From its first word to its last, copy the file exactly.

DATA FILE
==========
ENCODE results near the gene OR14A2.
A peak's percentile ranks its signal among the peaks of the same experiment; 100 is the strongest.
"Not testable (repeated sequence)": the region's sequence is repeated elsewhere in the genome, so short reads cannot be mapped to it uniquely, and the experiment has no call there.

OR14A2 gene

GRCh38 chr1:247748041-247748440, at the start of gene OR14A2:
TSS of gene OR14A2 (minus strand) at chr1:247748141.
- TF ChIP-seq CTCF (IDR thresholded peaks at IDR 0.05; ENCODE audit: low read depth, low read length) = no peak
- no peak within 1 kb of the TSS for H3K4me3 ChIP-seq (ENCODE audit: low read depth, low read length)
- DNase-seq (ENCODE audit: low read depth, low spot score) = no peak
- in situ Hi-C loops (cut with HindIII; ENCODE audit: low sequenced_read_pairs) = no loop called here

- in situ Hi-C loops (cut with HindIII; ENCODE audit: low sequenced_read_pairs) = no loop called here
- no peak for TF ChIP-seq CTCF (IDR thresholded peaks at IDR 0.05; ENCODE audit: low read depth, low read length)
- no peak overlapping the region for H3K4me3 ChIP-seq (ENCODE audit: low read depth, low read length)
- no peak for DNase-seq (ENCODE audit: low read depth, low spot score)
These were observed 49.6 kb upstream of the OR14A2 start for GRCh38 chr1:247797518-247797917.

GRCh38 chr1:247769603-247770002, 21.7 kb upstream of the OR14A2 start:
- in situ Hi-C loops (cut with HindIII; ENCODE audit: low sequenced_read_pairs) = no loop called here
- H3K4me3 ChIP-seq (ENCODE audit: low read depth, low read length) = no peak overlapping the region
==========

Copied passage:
ENCODE results near the gene OR14A2.
A peak's percentile ranks its signal among the peaks of the same experiment; 100 is the strongest.
"Not testable (repeated sequence)": the region's sequence is repeated elsewhere in the genome, so short reads cannot be mapped to it uniquely, and the experiment has no call there.

OR14A2 gene

GRCh38 chr1:247748041-247748440, at the start of gene OR14A2:
TSS of gene OR14A2 (minus strand) at chr1:247748141.
- TF ChIP-seq CTCF (IDR thresholded peaks at IDR 0.05; ENCODE audit: low read depth, low read length) = no peak
- no peak within 1 kb of the TSS for H3K4me3 ChIP-seq (ENCODE audit: low read depth, low read length)
- DNase-seq (ENCODE audit: low read depth, low spot score) = no peak
- in situ Hi-C loops (cut with HindIII; ENCODE audit: low sequenced_read_pairs) = no loop called here

- in situ Hi-C loops (cut with HindIII; ENCODE audit: low sequenced_read_pairs) = no loop called here
- no peak for TF ChIP-seq CTCF (IDR thresholded peaks at IDR 0.05; ENCODE audit: low read depth, low read length)
- no peak overlapping the region for H3K4me3 ChIP-seq (ENCODE audit: low read depth, low read length)
- no peak for DNase-seq (ENCODE audit: low read depth, low spot score)
These were observed 49.6 kb upstream of the OR14A2 start for GRCh38 chr1:247797518-247797917.

GRCh38 chr1:247769603-247770002, 21.7 kb upstream of the OR14A2 start:
- in situ Hi-C loops (cut with HindIII; ENCODE audit: low sequenced_read_pairs) = no loop called here
- H3K4me3 ChIP-seq (ENCODE audit: low read depth, low read length) = no peak overlapping the region